Mr. Ewing also argues that the omission of the informant's identity was material and should have been disclosed. He contends that his wife may have been the informant and that she had a motivation to falsify information because they were “embroiled in a bitter break up of their marriage.” Opening Br. at 21. But “[w]hen there is sufficient independent corroboration of an informant's information, there is no need to establish the veracity of the informant.” United States v. Tuter, 240 F.3d 1292, 1297 (10th Cir. 2001). As stated in the affidavit, the informant's tip was independently corroborated by Officer Osterdyk's investigation; therefore, the informant's identity was immaterial.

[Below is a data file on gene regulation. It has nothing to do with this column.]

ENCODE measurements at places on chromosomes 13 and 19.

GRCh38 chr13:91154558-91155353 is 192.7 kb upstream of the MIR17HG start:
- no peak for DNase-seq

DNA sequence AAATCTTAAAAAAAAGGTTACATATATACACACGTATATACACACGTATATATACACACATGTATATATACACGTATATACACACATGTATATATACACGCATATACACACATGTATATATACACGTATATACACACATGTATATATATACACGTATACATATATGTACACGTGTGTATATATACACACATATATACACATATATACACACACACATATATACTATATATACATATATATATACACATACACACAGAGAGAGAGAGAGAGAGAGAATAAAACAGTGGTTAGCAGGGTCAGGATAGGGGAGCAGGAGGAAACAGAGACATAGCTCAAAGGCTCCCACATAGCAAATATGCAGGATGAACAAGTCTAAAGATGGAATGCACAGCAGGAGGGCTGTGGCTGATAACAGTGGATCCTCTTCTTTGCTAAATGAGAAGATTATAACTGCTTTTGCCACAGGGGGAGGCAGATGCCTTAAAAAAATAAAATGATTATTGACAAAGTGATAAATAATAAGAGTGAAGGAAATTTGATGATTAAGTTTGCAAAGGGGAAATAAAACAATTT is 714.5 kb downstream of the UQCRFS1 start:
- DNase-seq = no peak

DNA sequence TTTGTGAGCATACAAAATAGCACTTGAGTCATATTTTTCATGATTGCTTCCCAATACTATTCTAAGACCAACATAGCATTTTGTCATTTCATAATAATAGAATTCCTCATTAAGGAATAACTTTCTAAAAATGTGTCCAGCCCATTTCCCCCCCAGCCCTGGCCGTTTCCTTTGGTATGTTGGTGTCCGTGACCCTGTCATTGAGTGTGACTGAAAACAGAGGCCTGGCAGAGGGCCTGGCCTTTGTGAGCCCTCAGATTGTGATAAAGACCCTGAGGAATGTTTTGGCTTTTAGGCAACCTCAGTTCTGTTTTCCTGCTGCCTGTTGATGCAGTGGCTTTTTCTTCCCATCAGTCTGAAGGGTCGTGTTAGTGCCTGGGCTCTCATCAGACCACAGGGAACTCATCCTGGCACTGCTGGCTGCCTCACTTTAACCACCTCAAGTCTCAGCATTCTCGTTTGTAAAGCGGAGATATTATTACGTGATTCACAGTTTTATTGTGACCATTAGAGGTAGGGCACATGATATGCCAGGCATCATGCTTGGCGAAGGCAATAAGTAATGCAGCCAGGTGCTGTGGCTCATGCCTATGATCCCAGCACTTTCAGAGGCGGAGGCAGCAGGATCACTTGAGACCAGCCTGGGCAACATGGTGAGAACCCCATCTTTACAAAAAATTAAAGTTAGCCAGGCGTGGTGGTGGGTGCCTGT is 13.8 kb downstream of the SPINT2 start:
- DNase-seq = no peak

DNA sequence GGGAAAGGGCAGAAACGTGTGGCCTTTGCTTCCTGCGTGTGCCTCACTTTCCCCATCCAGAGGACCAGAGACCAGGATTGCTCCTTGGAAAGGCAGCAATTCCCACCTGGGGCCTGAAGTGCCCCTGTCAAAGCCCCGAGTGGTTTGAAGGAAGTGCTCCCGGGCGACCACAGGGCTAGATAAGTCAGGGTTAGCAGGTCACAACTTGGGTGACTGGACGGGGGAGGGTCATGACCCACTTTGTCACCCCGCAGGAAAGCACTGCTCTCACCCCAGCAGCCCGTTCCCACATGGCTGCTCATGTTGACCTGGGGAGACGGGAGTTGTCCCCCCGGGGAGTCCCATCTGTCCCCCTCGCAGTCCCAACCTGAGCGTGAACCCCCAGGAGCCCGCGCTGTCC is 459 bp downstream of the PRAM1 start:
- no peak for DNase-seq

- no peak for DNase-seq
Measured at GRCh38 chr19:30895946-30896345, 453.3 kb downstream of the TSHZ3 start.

We conclude the district court correctly determined that the affidavit provided probable cause to issue the search warrant. As a result, we need not reach Mr. Ewing's arguments with respect to the good-faith exception to the warrant requirement.

IV. Conclusion

The judgment is affirmed.

Entered for the Court


1.   Mr. Ewing testified at the suppression hearing that he did not place his trash cans near the curb, but the district court did not find his testimony credible.

Carolyn B. McHugh Circuit Judge